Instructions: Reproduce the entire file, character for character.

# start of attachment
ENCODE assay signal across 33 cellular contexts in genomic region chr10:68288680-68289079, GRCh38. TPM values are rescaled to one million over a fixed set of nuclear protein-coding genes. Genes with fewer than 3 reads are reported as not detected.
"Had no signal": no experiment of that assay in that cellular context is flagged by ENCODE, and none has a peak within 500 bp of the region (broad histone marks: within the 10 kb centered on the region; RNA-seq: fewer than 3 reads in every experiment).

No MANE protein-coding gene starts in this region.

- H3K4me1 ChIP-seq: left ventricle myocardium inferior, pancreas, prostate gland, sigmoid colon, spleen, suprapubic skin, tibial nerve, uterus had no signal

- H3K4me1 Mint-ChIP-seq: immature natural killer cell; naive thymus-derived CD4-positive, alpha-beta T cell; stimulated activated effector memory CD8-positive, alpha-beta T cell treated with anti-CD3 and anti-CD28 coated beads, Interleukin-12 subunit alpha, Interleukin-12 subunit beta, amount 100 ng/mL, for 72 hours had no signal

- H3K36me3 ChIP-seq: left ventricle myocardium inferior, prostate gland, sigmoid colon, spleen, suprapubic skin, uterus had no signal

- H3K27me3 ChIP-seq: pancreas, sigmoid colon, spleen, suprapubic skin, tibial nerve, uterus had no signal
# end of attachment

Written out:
ENCODE assay signal across 33 cellular contexts in genomic region chr10:68288680-68289079, GRCh38. TPM values are rescaled to one million over a fixed set of nuclear protein-coding genes. Genes with fewer than 3 reads are reported as not detected.
"Had no signal": no experiment of that assay in that cellular context is flagged by ENCODE, and none has a peak within 500 bp of the region (broad histone marks: within the 10 kb centered on the region; RNA-seq: fewer than 3 reads in every experiment).

No MANE protein-coding gene starts in this region.

- H3K4me1 ChIP-seq: left ventricle myocardium inferior, pancreas, prostate gland, sigmoid colon, spleen, suprapubic skin, tibial nerve, uterus had no signal

- H3K4me1 Mint-ChIP-seq: immature natural killer cell; naive thymus-derived CD4-positive, alpha-beta T cell; stimulated activated effector memory CD8-positive, alpha-beta T cell treated with anti-CD3 and anti-CD28 coated beads, Interleukin-12 subunit alpha, Interleukin-12 subunit beta, amount 100 ng/mL, for 72 hours had no signal

- H3K36me3 ChIP-seq: left ventricle myocardium inferior, prostate gland, sigmoid colon, spleen, suprapubic skin, uterus had no signal

- H3K27me3 ChIP-seq: pancreas, sigmoid colon, spleen, suprapubic skin, tibial nerve, uterus had no signal